After recruitment, two data collection points were arranged eight days apart to allow for a seven day- measurement period. At data collection one, participants were introduced to the study, their informed consent obtained, and a uniaxial accelerometer/activity monitor (CSA Model 7164; Computer Sciences Application Inc) was distributed. Participants were instructed to attach the activity monitor to an adjustable belt and to wear it firmly around the waist, positioned just above the right hip. The activity monitor was to be worn for 7 consecutive days during waking hours when the participant was not engaged in water-related activities such as bathing and swimming. For the participants who had telephone, a prompt call to remind them about wearing the accelerometers was made after the second and fourth day of data collection. At data collection two, the interviewer collected the accelerometer, measured participants height and weight using standardized procedures and conducted the survey with the participants. The interviewer followed the same call back procedures if the participant was not at home for data collection two. The average time between the end of the accelerometer measurement period and conduct of the interview if participants were not home for the scheduled data collection two appointments was two days. All participants provided informed consent, and the study was approved by Human Research Ethic Committee of the University of Maiduguri Teaching Hospital, Nigeria.
Objective physical activity
The accelerometer was used to provide an objective measure of physical activity. It collected minute-by-minute activity counts that were scored as minutes spent across the 7days in intensity levels of sedentary, light, moderate and vigorous activity based on cut-points derived from previous research . An average of at least 10 hours of data for a five- day counts was required [32, 33]. At least 30 minutes of continuous zero counts were defined as non wearing periods. Time spent in moderate- and vigorous-intensity activity (MVPA) was defined as accelerometer counts per minute of 1952 and higher [31, 34]. The data were scored and interpreted using the MeterPlus Version 4.2 software from Santech, Inc. (http://www.meterplussoftware.com). Meeting guidelines for sufficient activity was defined according to the public health physical activity recommendation as accumulating 150min/wk or more of MVPA [35, 36]. CSA accelerometers provide valid estimates of physical activity [37, 38].
Self- reported physical activity
The short self- administered version of the International Physical Activity Questionnaire (IPAQ-SF) which included 7 items was used to assess self-reported walking. The questionnaire estimated vigorous- and moderate- intensity activities, and walking in terms of frequency (days/wk) and duration (min/day) in the last 7days. These activity categories may be treated separately by computing the total minutes of each category in a week or multiplied by their estimated values in METs and summed to gain an overall estimate of physical activity in a week (http://www.ipaq.ki.se). Total minutes of walking was the primary self-reported outcome in this study, and was dichotomized into meeting recommendations (at least 150min/wk) or not [35, 36]. The test retest reliability (ICC=0.33- 0.73) and concurrent validity (=0.78- 0.92) of a Hausa version of the IPAQ-SF in Nigeria are acceptable . Acceptable test retest reliability (r=0.70- 0.97) and criterion validity (r=0.23) compared with accelerometer monitoring has also been reported for IPAQ in both the developed and developing countries .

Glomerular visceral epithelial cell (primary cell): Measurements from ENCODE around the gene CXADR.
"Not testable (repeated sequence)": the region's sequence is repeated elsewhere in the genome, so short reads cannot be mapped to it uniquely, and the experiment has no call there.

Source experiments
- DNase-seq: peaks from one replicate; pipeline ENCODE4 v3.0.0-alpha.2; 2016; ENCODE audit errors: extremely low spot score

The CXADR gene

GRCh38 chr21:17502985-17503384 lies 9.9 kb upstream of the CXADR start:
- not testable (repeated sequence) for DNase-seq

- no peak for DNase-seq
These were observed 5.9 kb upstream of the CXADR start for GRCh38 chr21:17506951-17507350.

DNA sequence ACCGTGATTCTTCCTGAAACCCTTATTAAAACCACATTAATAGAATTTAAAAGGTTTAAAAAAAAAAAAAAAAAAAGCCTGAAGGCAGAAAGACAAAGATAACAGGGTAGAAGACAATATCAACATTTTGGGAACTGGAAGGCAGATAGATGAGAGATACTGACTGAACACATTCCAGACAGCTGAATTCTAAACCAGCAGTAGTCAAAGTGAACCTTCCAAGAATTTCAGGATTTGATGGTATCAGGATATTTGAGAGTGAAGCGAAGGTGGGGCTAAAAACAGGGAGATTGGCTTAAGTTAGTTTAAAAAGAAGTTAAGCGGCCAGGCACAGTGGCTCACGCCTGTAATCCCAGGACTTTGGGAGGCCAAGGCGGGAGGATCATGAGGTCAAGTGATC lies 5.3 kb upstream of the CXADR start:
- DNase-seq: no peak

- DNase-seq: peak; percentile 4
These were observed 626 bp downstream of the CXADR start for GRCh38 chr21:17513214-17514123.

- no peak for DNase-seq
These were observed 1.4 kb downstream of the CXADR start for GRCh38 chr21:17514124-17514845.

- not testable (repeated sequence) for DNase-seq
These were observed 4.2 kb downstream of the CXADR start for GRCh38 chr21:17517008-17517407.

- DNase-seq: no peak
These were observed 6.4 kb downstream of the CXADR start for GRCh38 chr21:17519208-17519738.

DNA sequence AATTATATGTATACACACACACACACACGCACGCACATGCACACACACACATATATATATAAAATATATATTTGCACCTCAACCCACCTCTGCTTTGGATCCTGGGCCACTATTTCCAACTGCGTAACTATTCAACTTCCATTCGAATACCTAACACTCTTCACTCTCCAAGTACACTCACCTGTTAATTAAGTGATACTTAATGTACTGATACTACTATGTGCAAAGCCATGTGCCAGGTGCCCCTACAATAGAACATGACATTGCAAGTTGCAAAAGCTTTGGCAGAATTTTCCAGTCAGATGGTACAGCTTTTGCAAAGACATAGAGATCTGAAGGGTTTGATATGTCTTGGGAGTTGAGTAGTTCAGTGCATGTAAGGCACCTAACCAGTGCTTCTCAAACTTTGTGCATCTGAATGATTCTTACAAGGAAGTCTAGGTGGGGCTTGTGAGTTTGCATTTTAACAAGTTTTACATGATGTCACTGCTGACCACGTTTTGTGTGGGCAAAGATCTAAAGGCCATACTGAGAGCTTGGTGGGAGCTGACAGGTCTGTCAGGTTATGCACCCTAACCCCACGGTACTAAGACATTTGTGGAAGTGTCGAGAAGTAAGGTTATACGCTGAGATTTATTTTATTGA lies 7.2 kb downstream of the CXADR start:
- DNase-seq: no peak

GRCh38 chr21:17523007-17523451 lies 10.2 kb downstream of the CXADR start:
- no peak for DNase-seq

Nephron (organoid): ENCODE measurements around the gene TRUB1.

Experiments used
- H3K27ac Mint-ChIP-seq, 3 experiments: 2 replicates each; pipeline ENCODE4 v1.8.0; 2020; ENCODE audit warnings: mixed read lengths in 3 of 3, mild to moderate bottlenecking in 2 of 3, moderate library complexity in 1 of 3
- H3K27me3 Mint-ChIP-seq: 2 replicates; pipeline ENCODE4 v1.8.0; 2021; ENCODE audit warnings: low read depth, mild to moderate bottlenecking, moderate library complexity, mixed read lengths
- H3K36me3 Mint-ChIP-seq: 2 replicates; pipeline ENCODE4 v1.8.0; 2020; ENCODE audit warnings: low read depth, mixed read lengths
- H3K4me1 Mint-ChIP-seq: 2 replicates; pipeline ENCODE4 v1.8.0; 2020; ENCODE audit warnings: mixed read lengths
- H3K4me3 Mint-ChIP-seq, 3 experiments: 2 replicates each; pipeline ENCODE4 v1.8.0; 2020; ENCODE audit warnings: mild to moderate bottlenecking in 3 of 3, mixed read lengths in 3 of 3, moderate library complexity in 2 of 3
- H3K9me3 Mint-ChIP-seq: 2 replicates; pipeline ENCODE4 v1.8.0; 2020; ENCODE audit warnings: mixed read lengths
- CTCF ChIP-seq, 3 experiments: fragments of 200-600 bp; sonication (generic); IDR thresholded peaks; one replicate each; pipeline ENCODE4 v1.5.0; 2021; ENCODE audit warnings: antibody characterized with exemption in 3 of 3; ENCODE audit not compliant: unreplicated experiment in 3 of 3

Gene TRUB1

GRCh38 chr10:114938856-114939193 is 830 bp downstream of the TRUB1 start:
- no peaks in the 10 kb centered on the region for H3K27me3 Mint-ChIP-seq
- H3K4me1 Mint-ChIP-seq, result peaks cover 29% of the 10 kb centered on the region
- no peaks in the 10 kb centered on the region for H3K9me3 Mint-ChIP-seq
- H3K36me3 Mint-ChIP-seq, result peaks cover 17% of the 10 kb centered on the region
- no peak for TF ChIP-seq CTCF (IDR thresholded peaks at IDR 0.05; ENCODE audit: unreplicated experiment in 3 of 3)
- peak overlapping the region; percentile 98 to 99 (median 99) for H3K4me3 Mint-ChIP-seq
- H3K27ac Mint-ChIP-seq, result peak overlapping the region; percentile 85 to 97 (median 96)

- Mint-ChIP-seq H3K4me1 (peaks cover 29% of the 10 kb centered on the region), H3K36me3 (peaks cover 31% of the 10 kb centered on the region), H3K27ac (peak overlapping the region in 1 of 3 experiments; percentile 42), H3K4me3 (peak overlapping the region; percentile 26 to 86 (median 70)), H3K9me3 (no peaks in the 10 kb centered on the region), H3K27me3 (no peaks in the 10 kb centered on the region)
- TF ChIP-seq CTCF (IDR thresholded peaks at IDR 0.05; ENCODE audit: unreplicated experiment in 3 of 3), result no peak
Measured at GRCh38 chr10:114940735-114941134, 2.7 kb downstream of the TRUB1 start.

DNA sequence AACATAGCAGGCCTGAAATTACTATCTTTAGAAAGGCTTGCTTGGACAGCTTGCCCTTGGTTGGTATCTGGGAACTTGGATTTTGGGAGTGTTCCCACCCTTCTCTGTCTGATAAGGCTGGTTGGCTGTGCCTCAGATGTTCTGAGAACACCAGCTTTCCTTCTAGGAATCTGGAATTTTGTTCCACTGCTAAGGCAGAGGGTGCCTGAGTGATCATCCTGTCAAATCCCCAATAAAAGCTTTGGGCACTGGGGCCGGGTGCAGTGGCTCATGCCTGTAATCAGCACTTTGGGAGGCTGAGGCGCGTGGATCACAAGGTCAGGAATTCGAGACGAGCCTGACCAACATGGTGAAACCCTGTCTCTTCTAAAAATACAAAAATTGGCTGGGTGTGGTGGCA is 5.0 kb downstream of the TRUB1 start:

Perceived neighborhood safety factors
An adapted self- administered version of the Physical Activity Neighborhood Environment Scale (PANES) was used to assess perception of neighborhood safety factors. The first and third authors with an expert group that composed of public health scientists, geographers, town and urban planners, and housing and transportation executives adapted the PANES for use in Nigeria. The 17- item PANES was originally developed by the International Physical Activity Prevalence Study  and contained four indicators of crime and traffic safety that have been used internationally [18, 19, 42–45]. For the purpose of this study, two adapted items each were used to assess the perception of crime safety (Walking is dangerous in my neighborhood because of inadequate security from crime, molestation and harassment from hooligans, rascals and drug addicts and Walking is dangerous in my neighborhood because of inadequate security from crime. molestation and harassment from hooligans, rascals and drug addicts) and traffic safety (It could be safe to bicycle in or near my neighborhood because there is little traffic and Walking is dangerous in my neighborhood because of the speed of traffic and aggressive driving) in the neighborhood. Neighborhood was defined as the area within approximately one kilometer or half a mile of the participants home or any area that could be walked to in 1015 minutes. The four items were presented with the response options: strongly disagree, somewhat disagree, somewhat agree, strongly agree, dont know/ not sure, or refused to answer; and items except traffic safety for bicycling were reverse scored. For the purpose of data analysis, responses to each of the environmental variables were collapsed into categories of agree (strongly agree and somewhat agree) and disagree (strongly disagree and somewhat disagree). PANES was found to have acceptable test-retest reliability in the African population with intraclass correlation coefficients (ICC) for the four safety variables ranging from 0.43 for the item regarding crime during the day to 0.83 for the item on crime safety at night . Similar test-retest findings have been reported for Swedish  and United States samples .